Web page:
There are few pieces left from this early stage of Joan’s career, and much of her work is unsigned and undated, so identification can be difficult, but what is undisputed is that Joan did visit Arran a number of times during the early 1940’s (exactly when and how often is not documented) and I hope to show that her experience there contributed much to her future development as an artist.
When staying on Arran Joan was based in Corrie: a small coastal community on the East coast, where visitors find a verdant coastal landscape with raw, warm sandstone and pretty white cottages topped by a wide horizon. The challenge of constantly changing light and colour, plus the hospitality of the local cottage owners who rented accommodation to visiting artists, assured the twin villages of
Corrie and High Corrie a place in Scottish art history as an important creative destination. Jessie M King was inspired to set up an art school in High Corrie, and the area attracted famous visionaries such as John Maclauchlan Milne, and Margot Sandeman.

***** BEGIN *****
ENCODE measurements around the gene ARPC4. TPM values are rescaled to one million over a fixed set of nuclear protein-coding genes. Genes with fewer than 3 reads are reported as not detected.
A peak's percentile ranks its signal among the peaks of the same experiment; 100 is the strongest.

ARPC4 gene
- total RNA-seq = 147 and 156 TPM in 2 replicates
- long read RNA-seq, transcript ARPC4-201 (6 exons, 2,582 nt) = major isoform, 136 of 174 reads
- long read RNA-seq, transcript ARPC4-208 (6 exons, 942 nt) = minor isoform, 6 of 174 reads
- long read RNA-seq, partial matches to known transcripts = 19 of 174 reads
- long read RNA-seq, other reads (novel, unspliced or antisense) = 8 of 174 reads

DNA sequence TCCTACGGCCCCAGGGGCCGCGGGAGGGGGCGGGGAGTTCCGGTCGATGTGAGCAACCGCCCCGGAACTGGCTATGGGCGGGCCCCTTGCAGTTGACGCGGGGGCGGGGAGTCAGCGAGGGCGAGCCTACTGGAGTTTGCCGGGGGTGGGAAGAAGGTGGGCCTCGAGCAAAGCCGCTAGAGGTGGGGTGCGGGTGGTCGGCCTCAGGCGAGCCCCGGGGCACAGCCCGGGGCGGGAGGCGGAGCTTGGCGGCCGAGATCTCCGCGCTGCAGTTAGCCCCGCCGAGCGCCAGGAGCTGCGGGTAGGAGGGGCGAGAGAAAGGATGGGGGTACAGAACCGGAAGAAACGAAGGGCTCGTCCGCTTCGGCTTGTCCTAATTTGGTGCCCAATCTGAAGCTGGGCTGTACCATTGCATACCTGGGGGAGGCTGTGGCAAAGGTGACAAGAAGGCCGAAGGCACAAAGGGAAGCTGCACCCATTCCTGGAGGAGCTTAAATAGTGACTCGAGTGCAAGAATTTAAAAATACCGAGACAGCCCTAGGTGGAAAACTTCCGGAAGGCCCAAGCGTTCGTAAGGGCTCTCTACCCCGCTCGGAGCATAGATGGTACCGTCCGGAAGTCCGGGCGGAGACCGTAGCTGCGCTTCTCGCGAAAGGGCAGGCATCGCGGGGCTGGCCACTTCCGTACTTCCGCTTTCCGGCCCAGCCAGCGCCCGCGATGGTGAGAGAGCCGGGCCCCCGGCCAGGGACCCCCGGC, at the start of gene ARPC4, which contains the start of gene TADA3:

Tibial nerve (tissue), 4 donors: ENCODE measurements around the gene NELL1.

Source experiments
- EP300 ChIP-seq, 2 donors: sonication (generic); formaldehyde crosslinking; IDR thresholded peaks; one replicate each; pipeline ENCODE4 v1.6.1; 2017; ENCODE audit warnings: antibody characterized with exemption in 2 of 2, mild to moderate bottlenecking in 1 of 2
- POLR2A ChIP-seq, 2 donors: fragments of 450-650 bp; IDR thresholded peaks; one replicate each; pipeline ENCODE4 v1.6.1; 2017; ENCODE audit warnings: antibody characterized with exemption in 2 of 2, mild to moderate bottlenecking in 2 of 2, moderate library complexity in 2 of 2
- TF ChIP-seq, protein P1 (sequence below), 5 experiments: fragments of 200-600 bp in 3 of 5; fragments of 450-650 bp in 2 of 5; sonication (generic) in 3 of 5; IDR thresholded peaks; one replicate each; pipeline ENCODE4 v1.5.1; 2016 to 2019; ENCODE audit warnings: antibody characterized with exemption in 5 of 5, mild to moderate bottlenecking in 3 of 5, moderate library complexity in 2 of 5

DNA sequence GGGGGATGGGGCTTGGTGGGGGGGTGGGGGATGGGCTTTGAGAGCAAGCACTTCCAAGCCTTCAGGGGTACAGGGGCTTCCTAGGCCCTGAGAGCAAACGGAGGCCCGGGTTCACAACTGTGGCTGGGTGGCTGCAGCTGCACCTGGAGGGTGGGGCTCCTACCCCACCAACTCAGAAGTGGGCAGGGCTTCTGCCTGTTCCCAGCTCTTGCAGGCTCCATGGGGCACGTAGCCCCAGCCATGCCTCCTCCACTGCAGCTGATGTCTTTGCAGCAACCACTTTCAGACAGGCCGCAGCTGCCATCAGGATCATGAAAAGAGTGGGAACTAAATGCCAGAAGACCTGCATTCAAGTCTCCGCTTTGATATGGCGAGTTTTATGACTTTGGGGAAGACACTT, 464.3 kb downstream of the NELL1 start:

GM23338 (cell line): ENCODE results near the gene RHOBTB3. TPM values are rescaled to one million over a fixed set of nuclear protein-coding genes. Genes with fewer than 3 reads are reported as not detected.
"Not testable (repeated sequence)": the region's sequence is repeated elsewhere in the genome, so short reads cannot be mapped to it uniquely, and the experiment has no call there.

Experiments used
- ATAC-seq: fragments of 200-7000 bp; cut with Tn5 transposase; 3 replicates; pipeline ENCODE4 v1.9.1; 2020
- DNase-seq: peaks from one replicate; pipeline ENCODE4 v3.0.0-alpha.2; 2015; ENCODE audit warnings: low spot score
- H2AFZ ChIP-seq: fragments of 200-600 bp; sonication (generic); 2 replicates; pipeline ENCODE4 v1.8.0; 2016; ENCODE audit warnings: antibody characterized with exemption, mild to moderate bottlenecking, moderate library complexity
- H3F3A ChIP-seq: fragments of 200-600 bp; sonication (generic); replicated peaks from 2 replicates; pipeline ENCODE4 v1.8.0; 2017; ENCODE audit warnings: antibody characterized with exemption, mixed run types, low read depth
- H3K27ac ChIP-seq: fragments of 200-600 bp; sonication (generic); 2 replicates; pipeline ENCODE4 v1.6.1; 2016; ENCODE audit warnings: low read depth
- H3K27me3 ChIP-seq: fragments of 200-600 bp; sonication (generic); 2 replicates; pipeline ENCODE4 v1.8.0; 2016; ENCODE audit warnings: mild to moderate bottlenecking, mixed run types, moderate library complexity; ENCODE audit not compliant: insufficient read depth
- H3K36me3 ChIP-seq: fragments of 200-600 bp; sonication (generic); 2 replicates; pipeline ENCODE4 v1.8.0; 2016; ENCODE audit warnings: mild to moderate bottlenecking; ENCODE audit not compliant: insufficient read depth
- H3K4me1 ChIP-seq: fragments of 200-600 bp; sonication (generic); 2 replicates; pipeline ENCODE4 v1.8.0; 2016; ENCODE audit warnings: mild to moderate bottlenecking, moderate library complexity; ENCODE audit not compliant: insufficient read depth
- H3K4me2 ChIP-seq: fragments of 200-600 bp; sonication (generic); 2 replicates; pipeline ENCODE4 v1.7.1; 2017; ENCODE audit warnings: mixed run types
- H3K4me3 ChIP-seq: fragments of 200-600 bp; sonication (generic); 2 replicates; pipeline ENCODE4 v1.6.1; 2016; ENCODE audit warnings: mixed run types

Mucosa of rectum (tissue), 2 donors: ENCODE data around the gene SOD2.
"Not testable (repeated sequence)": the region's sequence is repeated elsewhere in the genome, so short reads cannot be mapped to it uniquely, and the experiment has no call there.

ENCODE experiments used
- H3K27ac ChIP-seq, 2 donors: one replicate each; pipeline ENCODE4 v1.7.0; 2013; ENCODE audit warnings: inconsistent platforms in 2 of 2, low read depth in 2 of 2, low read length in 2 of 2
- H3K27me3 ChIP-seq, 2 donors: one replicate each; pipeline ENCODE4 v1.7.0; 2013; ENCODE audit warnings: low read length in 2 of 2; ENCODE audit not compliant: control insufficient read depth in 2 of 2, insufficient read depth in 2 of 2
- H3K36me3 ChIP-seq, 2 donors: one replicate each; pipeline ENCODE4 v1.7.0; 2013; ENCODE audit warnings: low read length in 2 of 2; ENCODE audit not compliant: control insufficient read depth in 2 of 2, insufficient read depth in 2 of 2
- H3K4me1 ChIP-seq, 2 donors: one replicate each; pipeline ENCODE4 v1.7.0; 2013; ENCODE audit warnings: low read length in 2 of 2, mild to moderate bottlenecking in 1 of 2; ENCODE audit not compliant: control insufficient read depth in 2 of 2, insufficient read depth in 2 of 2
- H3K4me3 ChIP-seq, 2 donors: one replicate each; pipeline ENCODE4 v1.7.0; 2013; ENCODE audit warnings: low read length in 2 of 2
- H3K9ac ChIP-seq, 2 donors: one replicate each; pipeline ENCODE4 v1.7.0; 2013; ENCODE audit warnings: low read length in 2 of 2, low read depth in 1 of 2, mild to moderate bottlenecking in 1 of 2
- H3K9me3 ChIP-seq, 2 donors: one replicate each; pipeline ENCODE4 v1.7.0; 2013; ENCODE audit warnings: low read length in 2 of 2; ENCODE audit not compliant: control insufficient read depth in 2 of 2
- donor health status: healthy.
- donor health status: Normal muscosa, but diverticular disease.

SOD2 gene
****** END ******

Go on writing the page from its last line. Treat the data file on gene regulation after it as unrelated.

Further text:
It was Margot Sandeman who introduced Joan Eardley to the delights of Corrie during her student years when they were studying together at the Glasgow School of Art. Margot’s artistic family already had a love of Corrie, and after being invited to join them in the summer of 1942, Joan returned to the village a number of times during the early part of the decade. Joan and Margot were already good friends before their first trip to Arran together, pursuing very different artistic goals yet sharing a love of the rural landscape. The two young women developed a deep fondness for the village and for the artistic freedoms they enjoyed there, and Joan’s many letters to Margot throughout her life often reference Corrie. Later in their careers in 1951 Joan still clearly thinks of Corrie and the experience of painting there, advising Margot in a letter: “…you now should go to Corrie and paint what you feel like there.....These kind of goings away are entirely necessary for me”
In that summer of 1942, when Joan first rode the ferry to Arran, she was already forming a style of her own, under the tutelage of Hugh Adam Crawford at Glasgow, absorbing the influence of Moore and Epstein in her use of strong line and monumental forms. Few of her early works remain, but a prize winning portrait of the era exhibits a free and confident use of colour, and through her study of drawing at Glasgow she became a fine draughtsman, exhibiting a powerful sense of line and texture. Joan’s subjects during the early years in the 1940s were down to earth, everyday scenes and sturdy characters, and these characteristics extended to her work in Corrie and to the formation of her style.